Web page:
NATIONAL HOCKEY LEAGUE: BHS grad Sneep makes debut with Penguins
Carl Sneep couldn't help but glance around the CONSOL Energy Center in Pittsburgh and wonder if it was a dream.
The former Brainerd High School standout defenseman made his National Hockey League debut with the Pittsburgh Penguins in Saturday night's 8-3 win over the Buffalo Sabres before 18,584 fans. Sneep is the first BHS graduate to appear in an NHL game.
"It was a great experience, definitely the coolest thing I've ever done in my life," Sneep said Sunday from Pittsburgh. "I went out there, and was pretty nervous, especially in warm-ups. I was trying to look around to take in the whole environment. I wasn't sure how many fans were there but I looked up and every single seat was packed. It's a huge, amazing stadium. I was definitely a little bit nervous at the start."
Sneep collected an assist on an Evgeni Malkin goal at 17:30 of the first period to make his debut even more memorable.
“From my defensive zone I passed the puck up the wall," Sneep said. "Malkin picked it up and went down and scored. It was definitely pretty special to get an assist in my first NHL game."
Earlier Saturday, the 6-foot-4, 210-pound Sneep was recalled from Wilkes-Barre/Scranton of the American Hockey League where he has played in 27 games this season, with nine assists and a plus-6 rating. W-B/S coach John Hynes informed Sneep of his promotion Saturday.
"I found out when I was at the rink at Wilkes-Barre," Sneep said. "When I got there I knew there was a chance I could get a call-up because Pittsburgh has some guys hurt. The head coach called me in his office and said, 'It's your time. Here's your chance. You deserve it. Go there and enjoy it."
After meeting with Hynes, Sneep made the 4.5-hour drive to Pittsburgh.
"A limo came and picked me up from Wilkes-Barre," he said. "I jumped in the back and got a little ride up here to Pittsburgh."
Sneep was called up when defenseman Paul Martin was out of the Penguins' lineup because of a lower body injury he suffered against Ottawa during Friday's game.
"It's a day-to-day thing for me here," Sneep said. "I don't know where I'm going to go. It depends on when guys get back, when guys get healthy.
"They don't really keep you too informed about other player's injuries. They like to keep those things quiet and private, so I don't know what's going to happen."
Sneep, who was born in St. Louis Park, grew up in Brainerd. He was drafted by the Penguins in the 2006 NHL Entry Draft in the second round (32nd overall).
He played in the Brainerd Amateur Hockey Association before playing three years for the Warriors and eventually receiving a scholarship to play at Boston College.
"Growing up and going through the Brainerd hockey system, playing Minnesota high school hockey, coming from a pretty small town, and making it in the NHL is something I'm proud of," he said. "I’ve talked to a lot of my friends that I grew up with playing Brainerd hockey. I’ve talked with them the last day and a half.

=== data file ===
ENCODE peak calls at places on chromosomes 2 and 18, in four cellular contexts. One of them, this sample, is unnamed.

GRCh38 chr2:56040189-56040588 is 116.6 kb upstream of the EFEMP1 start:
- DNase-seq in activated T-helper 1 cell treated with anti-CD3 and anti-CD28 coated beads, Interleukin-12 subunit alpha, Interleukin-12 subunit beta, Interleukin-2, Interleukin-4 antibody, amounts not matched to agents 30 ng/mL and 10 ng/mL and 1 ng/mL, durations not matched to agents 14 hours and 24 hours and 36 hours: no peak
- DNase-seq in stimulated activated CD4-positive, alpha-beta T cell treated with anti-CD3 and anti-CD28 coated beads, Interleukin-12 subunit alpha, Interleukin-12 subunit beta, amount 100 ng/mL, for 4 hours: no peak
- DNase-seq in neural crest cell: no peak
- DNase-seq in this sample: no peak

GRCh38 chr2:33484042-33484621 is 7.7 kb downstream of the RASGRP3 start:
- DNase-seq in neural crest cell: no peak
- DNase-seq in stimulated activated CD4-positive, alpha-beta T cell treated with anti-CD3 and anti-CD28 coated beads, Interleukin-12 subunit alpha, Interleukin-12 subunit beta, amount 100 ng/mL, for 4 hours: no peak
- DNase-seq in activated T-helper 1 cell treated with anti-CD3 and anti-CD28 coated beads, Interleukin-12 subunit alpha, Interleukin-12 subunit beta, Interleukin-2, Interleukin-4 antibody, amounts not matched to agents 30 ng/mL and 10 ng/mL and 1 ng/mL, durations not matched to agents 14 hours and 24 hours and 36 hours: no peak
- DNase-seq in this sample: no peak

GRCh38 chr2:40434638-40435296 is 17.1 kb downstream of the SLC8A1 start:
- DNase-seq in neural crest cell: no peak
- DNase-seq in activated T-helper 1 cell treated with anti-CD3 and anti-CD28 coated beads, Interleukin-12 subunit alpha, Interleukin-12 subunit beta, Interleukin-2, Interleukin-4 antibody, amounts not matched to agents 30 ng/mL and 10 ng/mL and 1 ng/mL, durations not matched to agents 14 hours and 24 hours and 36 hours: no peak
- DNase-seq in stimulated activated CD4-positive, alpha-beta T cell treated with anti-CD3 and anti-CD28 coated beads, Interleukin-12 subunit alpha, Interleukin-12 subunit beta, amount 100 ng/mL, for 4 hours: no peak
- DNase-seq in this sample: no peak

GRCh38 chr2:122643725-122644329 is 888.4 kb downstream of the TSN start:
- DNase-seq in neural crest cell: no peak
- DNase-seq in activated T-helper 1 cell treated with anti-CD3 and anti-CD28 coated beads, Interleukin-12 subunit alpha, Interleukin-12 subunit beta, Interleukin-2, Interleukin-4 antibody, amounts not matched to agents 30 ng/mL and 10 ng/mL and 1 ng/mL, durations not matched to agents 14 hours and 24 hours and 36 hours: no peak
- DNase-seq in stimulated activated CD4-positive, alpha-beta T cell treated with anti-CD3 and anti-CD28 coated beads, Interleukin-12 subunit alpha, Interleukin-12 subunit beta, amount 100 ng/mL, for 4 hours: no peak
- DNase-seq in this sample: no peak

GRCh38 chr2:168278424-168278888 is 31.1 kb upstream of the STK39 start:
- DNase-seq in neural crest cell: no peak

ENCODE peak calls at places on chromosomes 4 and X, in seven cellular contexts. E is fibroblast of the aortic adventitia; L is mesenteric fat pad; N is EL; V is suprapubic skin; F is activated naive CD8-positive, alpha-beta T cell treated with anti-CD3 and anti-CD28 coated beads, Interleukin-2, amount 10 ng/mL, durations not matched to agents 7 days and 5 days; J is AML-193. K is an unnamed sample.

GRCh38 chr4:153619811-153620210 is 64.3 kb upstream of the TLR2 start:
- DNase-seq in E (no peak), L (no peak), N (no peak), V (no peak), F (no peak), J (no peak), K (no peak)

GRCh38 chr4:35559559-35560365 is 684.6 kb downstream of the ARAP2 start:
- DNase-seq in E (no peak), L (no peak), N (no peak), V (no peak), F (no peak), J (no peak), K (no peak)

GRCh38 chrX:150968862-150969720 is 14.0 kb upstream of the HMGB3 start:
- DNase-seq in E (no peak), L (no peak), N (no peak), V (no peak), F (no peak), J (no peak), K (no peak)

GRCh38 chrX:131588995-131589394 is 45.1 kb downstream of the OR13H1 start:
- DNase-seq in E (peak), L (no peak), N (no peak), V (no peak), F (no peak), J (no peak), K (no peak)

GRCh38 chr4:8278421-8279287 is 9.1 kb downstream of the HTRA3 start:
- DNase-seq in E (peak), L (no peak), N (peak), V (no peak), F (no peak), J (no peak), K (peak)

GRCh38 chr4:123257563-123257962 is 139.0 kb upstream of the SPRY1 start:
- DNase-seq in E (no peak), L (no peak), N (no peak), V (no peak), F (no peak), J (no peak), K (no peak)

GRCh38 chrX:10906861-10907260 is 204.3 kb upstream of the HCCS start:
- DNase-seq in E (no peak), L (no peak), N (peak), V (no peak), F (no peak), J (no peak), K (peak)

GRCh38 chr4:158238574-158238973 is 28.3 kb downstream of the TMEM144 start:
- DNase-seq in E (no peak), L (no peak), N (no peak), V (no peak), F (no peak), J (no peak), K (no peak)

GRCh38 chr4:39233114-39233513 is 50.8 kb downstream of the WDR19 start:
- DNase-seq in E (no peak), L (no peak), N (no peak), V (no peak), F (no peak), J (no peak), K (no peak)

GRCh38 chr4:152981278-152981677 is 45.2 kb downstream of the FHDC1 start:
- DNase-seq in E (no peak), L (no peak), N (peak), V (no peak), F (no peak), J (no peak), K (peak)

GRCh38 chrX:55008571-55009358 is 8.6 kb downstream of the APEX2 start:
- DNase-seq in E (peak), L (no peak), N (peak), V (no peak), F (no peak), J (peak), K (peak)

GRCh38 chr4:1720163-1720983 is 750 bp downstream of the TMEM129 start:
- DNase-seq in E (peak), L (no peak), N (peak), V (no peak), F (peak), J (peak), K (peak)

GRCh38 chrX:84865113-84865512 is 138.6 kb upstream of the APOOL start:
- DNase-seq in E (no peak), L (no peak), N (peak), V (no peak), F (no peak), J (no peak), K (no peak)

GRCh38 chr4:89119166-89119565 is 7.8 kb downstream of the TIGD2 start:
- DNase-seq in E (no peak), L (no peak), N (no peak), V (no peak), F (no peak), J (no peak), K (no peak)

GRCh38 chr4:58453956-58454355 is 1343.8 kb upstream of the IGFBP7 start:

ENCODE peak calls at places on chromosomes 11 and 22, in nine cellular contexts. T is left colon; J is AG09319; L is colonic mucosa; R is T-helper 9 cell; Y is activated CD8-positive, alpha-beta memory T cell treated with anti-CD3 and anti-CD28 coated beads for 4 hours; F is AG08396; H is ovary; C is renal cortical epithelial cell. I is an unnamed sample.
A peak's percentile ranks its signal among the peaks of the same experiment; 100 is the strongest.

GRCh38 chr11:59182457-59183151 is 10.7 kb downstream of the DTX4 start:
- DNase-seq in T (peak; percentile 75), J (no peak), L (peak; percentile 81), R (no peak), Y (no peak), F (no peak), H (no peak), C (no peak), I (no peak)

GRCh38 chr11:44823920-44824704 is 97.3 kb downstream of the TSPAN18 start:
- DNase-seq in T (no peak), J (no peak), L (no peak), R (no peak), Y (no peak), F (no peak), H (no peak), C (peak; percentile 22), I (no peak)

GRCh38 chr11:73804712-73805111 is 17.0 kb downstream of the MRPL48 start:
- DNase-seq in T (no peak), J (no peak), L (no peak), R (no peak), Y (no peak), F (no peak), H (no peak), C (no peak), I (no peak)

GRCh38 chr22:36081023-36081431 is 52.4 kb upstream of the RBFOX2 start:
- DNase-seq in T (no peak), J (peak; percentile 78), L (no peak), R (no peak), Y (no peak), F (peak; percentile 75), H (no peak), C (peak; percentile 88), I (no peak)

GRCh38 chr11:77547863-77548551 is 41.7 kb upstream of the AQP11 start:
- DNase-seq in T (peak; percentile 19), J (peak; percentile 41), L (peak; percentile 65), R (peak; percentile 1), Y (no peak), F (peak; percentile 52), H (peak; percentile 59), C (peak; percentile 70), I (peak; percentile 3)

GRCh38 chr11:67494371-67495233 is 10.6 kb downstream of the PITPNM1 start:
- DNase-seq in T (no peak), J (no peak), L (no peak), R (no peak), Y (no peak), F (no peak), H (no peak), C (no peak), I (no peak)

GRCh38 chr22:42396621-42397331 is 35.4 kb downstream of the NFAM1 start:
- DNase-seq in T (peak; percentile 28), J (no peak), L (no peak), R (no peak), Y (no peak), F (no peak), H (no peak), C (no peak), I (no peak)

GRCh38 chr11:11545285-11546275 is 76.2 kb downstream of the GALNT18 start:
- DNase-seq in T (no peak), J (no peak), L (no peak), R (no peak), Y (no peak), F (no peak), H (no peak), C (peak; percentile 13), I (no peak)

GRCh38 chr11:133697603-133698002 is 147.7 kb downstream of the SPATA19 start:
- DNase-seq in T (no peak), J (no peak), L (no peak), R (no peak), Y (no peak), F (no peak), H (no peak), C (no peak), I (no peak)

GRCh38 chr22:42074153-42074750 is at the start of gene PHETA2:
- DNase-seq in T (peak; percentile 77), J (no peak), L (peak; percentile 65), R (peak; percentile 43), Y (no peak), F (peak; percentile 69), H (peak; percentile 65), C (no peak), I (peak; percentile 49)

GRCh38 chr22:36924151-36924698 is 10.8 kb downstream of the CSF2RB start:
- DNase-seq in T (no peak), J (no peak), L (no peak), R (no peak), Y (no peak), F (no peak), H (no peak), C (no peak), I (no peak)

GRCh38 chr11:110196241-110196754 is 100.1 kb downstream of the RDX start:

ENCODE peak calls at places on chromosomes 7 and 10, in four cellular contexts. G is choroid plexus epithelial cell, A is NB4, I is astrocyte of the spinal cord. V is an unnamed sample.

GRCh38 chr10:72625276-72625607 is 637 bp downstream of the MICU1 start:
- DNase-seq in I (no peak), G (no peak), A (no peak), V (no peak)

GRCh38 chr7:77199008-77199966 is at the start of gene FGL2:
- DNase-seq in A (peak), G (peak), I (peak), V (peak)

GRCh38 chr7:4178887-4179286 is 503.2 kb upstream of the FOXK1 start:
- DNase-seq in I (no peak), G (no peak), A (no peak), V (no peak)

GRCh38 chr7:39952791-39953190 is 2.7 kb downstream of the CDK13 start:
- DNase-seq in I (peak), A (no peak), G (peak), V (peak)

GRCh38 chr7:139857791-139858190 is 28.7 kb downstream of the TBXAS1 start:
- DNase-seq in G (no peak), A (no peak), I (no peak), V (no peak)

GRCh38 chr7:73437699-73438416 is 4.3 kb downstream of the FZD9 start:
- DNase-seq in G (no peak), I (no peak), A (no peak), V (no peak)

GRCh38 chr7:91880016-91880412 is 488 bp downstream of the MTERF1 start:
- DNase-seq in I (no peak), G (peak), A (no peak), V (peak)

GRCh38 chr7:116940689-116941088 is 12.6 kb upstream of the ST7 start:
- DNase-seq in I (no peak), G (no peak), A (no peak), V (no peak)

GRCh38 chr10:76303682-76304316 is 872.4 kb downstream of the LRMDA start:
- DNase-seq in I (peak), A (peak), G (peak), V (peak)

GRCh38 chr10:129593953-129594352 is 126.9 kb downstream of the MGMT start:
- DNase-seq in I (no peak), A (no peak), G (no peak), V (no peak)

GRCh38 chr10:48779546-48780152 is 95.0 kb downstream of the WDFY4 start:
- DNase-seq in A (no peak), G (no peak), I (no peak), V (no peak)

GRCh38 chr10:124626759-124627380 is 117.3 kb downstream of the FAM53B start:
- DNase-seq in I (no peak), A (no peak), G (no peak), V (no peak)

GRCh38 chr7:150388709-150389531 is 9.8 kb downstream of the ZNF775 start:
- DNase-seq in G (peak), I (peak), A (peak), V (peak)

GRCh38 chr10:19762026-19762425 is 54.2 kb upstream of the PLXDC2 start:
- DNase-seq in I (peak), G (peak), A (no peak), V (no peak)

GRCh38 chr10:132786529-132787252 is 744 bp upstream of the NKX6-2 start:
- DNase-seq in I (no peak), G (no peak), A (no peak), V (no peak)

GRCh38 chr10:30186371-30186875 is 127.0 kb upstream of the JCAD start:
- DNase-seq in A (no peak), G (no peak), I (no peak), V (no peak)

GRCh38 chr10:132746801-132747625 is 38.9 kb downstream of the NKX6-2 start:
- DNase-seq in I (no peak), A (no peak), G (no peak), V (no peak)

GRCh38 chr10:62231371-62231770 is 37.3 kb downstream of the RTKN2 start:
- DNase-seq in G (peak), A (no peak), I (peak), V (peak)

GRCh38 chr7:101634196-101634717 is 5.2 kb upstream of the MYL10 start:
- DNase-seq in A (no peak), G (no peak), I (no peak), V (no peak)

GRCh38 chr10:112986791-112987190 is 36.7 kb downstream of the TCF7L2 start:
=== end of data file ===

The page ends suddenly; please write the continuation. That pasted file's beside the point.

"It was definitely a great day, and I got a chance to share it with childhood friends that I grew up playing hockey with in Brainerd."
Warriors coach Jim Archibald thought Sneep deserves to be in the NHL.
"I think it's absolutely fantastic that an individual from Brainerd had an opportunity to step in and play at the NHL level," Archibald said. "Carl has paid his dues, twice over. It's just so nice he finally got an opportunity and gets to prove he belongs there.
“When you get a point in your NHL debut it kind of relaxes you. Hopefully, this will give Carl more confidence. I just see great things from Carl down the road."
Archibald believes Sneep's promotion gives Brainerd players something to aspire to.
“I hope that kids within our association have observed the hard work it takes in order to get to that level," Archibald said. "We can just hope we have some other athletes that have dreams and want to achieve the same thing Carl has done and follow in his footsteps."
Ty Eigner, now an assistant coach at Bowling Green, was the Warriors’ head coach when Sneep manned the blue line.
“To be perfectly honest I thought Carl had a chance to play pro hockey, with his skill level and his size," Eigner said Sunday while on a recruiting trip in Canada. "I seem to remember having a conversation with Carl that if he doesn't play in the NHL it won't be because he doesn't have the ability. He's a big kid who works hard. There was really a good foundation with Carl.
“Carl got an opportunity to show them he can play at that level. Granted, it's only one game but certainly it's an accomplishment for him to make it with the team that picked him and he's only in his second year as a pro.
“I couldn't be more proud of Carl.”
Buffalo 1 0 2 — 3
Pittsburgh 4 2 2 — 8
First Period: 1, Pittsburgh, Williams 1 (Picard, Adams), 2:17. 2, Pittsburgh, Despres 1 (Kennedy, Williams), 6:07 (pp). 3, Pittsburgh, Malkin 13 (Kunitz, Orpik), 9:43. 4, Buffalo, Vanek 17 (Regehr, Pominville), 12:55. 5, Pittsburgh, Malkin 14 (Sneep, Picard), 17:30.
Second Period: 6, Pittsburgh, Neal 18 (Malkin, Niskanen), :53 (pp). 7, Pittsburgh, Engelland 2 (Asham, Dupuis), 17:54.
Third Period: 8, Buffalo, Adam 10, 8:49. 9, Buffalo, Gaustad 2 (Stafford, Sekera), 10:13. 10, Pittsburgh, Malkin 15 (Neal, Niskanen), 11:43 (pp). 11, Pittsburgh, Kunitz 11 (Malkin, Engelland), 13:39.
Shots on Goal: Buffalo 9-6-4_19. Pittsburgh 13-8-5_26.
Goalies: Buffalo, Miller, Enroth, Miller, Enroth. Pittsburgh, Fleury. A_18,584 (18,387). T_2:26.